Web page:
Several times I had to trace a network cable from a server to the switch. Most of the times, this can be a pain, because cables are so tight to each other, that it is almost impossible to trace them. Fortunately, there is a way to trace a cable.
First, make sure that CDP is enabled on your switch, because if it’s not, nothing further will work. If you have an ESX host, by default CDP on the NICs is disabled, so you’ll have to enable it. Refer to this VMWare article, but pretty much all you have to do is to enable it on all virtual switches.
esxcfg-vswitch -B both vSwitchX
, where X is the switch number (e.g vSwitch0).
Once you do that, wait for 60 seconds for the CDP broadcast, and then go to vCenter, select the ESX host, click the Configuration tab, then Networking and on the right side, click on the comic baloon shape next to the physical NIC. You should see something like this.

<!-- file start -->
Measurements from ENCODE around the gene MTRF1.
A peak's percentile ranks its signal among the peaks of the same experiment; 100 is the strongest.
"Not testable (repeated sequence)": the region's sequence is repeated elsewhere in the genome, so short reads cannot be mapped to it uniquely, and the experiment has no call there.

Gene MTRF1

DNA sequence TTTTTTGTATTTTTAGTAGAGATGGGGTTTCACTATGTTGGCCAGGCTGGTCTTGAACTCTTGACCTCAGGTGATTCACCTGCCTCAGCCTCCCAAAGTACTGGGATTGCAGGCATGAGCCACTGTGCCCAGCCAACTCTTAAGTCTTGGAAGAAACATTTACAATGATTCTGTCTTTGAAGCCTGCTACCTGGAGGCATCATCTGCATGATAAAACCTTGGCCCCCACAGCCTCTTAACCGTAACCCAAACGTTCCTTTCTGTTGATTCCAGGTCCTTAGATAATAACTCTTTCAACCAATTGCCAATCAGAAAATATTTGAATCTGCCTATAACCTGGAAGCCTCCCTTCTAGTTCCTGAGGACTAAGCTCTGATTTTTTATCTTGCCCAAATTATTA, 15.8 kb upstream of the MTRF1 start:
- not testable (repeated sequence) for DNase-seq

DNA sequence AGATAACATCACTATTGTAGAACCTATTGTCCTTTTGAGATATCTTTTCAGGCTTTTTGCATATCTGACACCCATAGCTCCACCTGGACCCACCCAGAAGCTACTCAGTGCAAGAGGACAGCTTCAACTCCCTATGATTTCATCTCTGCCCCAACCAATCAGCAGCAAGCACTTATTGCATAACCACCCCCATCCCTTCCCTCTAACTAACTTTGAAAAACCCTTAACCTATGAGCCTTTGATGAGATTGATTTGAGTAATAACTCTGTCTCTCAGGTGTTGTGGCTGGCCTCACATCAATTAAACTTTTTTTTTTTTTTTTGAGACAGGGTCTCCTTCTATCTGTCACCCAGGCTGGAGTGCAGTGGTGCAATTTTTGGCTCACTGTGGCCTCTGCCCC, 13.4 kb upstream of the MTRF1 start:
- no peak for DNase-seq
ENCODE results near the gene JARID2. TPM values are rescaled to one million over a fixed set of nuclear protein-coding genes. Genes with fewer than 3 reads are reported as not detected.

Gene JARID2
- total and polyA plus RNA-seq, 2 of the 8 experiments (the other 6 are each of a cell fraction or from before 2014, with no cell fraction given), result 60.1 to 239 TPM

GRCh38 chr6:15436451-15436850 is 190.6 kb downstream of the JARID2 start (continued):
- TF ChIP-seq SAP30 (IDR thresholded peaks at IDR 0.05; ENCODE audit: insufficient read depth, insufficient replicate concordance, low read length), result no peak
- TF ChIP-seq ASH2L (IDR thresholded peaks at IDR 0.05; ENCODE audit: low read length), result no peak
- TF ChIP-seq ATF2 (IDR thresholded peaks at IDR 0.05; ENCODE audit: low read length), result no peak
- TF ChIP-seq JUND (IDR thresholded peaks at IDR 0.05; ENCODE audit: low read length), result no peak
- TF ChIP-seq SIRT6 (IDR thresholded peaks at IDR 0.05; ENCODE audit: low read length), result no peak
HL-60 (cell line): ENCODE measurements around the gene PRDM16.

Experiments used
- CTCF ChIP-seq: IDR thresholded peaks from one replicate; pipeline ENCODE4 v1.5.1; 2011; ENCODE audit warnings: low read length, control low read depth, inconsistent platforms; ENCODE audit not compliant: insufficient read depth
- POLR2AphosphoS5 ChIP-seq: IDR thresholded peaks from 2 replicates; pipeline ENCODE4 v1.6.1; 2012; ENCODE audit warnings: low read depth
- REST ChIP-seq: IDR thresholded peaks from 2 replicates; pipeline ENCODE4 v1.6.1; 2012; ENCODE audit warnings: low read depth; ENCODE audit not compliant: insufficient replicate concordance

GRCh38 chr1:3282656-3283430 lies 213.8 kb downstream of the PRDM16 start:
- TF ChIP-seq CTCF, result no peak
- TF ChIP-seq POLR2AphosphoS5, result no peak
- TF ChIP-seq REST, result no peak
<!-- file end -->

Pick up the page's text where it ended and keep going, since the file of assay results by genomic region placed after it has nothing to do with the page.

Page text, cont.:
This means that the physical NIC is connected to a device called SB-CORE2, the blade number is 8, and the port number is 8 as well (Gigabit8/8). If you have a Windows OS, it might be easier if you find a MAC address of the NIC, and then do show mac-address | i where aabb.ccdd.eeff is the MAC address. Most of the times, you won’t have access to the network switch, so what you have to do is to download a tool called TCPdump from here. Put this tool somewhere on the server and execute from a command prompt:
You will see a list of *ALL* NICs on the server, but what you need is the actual physical NIC, in my case number 5.
tcpdump -i 5 -nn -v -s 1500 -c 1 ether[20:2] == 0x2000
where “-i 5” is the 5th adapter. For more information, follow up this link. And, this is the output.
Update 06/13/2012: For an ESXi host, use VMware vSphere CLI:
vicfg-vswitch.pl --server your.vcenter.server -h your.esxi.host -B both vSwitch0
You are going to be prompted for an username and password. Wait for 5-10 minutes and the information will show up.